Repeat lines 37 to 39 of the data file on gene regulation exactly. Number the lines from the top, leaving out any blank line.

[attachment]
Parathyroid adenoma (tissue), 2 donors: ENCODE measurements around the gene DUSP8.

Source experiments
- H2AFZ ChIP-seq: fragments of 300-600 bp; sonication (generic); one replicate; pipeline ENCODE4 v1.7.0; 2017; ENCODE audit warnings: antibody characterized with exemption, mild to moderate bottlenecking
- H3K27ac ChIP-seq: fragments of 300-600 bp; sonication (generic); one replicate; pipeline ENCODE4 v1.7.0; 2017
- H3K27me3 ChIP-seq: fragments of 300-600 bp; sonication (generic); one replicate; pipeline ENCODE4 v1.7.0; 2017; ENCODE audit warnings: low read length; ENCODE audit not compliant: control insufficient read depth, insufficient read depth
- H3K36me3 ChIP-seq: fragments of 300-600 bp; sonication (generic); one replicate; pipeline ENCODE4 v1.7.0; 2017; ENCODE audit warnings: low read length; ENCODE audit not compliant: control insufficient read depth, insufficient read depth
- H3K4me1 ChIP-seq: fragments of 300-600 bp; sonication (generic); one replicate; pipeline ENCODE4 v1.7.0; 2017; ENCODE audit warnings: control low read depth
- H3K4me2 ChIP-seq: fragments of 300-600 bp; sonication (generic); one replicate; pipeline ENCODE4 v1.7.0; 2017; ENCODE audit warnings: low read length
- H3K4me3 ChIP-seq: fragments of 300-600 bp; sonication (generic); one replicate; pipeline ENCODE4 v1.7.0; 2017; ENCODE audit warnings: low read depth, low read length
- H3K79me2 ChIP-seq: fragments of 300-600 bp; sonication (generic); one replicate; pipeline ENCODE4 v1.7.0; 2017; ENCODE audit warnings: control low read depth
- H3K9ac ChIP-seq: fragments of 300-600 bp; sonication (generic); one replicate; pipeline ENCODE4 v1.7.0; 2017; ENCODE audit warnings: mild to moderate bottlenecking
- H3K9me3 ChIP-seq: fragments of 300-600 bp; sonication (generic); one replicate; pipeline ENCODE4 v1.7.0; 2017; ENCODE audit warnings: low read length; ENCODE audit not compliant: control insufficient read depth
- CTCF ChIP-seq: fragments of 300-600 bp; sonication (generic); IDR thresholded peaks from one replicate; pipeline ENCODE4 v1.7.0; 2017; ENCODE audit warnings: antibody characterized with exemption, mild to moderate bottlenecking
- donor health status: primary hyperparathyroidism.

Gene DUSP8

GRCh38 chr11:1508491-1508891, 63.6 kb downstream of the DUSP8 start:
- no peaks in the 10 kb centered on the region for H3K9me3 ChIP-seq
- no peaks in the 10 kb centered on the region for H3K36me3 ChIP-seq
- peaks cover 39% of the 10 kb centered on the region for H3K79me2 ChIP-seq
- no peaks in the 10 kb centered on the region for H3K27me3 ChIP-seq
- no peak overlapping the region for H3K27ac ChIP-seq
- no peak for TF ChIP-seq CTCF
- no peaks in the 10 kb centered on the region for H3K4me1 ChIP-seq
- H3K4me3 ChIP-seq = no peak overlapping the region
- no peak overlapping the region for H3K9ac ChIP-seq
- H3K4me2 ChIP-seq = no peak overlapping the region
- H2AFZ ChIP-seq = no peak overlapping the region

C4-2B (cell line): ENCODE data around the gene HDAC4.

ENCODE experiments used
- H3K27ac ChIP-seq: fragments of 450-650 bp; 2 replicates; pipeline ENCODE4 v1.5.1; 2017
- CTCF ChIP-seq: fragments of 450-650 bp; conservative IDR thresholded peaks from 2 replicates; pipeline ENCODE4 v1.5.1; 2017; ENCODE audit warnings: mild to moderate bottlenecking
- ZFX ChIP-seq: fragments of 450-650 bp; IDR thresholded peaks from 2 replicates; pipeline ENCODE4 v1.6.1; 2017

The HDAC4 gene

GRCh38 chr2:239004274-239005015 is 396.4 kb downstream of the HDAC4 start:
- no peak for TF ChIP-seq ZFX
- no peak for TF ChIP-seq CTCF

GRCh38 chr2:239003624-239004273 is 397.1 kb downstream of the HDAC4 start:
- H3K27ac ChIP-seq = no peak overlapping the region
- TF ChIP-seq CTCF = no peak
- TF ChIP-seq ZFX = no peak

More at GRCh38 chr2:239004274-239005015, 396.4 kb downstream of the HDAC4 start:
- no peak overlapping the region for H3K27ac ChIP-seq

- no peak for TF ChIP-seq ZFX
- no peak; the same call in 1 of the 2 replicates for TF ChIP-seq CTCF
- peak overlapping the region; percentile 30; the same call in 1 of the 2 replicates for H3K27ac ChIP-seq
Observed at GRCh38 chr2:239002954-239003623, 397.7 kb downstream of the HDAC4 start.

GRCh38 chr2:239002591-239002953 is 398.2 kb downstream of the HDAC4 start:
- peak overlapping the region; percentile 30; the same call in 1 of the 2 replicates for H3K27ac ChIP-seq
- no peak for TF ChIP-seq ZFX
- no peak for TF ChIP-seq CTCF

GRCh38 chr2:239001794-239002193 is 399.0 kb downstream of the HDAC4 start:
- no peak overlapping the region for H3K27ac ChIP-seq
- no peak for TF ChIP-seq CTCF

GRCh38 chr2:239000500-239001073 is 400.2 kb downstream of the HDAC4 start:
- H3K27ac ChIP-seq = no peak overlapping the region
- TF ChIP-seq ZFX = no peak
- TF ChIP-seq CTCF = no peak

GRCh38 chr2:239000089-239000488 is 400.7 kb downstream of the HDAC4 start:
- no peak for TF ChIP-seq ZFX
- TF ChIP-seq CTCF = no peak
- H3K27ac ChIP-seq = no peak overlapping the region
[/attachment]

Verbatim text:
GRCh38 chr2:239003624-239004273 is 397.1 kb downstream of the HDAC4 start:
- H3K27ac ChIP-seq = no peak overlapping the region
- TF ChIP-seq CTCF = no peak